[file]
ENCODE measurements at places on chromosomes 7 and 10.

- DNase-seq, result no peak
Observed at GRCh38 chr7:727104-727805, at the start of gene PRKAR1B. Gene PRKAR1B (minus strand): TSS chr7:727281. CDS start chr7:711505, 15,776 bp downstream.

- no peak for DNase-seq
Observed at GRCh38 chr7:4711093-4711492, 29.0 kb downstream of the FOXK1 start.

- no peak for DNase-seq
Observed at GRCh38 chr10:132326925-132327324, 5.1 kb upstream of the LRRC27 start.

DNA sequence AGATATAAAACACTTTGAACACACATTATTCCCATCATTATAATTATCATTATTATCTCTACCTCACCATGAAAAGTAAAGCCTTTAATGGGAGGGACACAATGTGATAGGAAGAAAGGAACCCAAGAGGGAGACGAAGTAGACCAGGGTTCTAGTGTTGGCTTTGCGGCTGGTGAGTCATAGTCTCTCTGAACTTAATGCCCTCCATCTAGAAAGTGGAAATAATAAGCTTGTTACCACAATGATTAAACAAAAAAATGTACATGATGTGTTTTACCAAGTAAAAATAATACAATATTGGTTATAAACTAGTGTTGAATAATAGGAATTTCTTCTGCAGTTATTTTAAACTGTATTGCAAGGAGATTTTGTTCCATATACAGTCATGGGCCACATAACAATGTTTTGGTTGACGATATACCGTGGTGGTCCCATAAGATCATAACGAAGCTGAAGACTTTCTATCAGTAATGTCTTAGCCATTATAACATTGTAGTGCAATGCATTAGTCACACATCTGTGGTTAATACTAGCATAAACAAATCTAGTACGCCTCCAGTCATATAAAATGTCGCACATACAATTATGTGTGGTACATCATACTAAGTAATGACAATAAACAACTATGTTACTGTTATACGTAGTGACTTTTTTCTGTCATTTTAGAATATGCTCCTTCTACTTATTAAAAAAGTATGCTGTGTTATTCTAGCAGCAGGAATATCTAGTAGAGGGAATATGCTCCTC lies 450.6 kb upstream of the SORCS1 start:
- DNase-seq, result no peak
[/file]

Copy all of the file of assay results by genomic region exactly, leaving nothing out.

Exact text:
ENCODE measurements at places on chromosomes 7 and 10.

- DNase-seq, result no peak
Observed at GRCh38 chr7:727104-727805, at the start of gene PRKAR1B. Gene PRKAR1B (minus strand): TSS chr7:727281. CDS start chr7:711505, 15,776 bp downstream.

- no peak for DNase-seq
Observed at GRCh38 chr7:4711093-4711492, 29.0 kb downstream of the FOXK1 start.

- no peak for DNase-seq
Observed at GRCh38 chr10:132326925-132327324, 5.1 kb upstream of the LRRC27 start.

DNA sequence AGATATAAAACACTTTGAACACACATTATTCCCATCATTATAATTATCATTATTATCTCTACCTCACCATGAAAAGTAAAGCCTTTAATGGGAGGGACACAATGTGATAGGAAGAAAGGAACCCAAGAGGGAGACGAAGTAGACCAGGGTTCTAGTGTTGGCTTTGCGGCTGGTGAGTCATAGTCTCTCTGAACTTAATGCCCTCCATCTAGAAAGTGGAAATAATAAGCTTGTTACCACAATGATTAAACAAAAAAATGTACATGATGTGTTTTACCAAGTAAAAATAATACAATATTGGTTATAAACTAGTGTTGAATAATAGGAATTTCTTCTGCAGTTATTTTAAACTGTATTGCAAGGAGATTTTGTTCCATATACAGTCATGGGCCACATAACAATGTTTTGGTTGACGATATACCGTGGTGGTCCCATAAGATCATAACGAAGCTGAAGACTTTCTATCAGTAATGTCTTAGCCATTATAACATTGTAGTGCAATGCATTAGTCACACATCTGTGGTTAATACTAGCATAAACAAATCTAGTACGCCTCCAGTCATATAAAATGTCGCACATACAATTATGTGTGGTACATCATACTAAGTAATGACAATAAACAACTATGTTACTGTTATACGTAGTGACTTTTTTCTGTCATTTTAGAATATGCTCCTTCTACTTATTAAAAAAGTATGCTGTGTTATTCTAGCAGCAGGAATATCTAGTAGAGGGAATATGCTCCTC lies 450.6 kb upstream of the SORCS1 start:
- DNase-seq, result no peak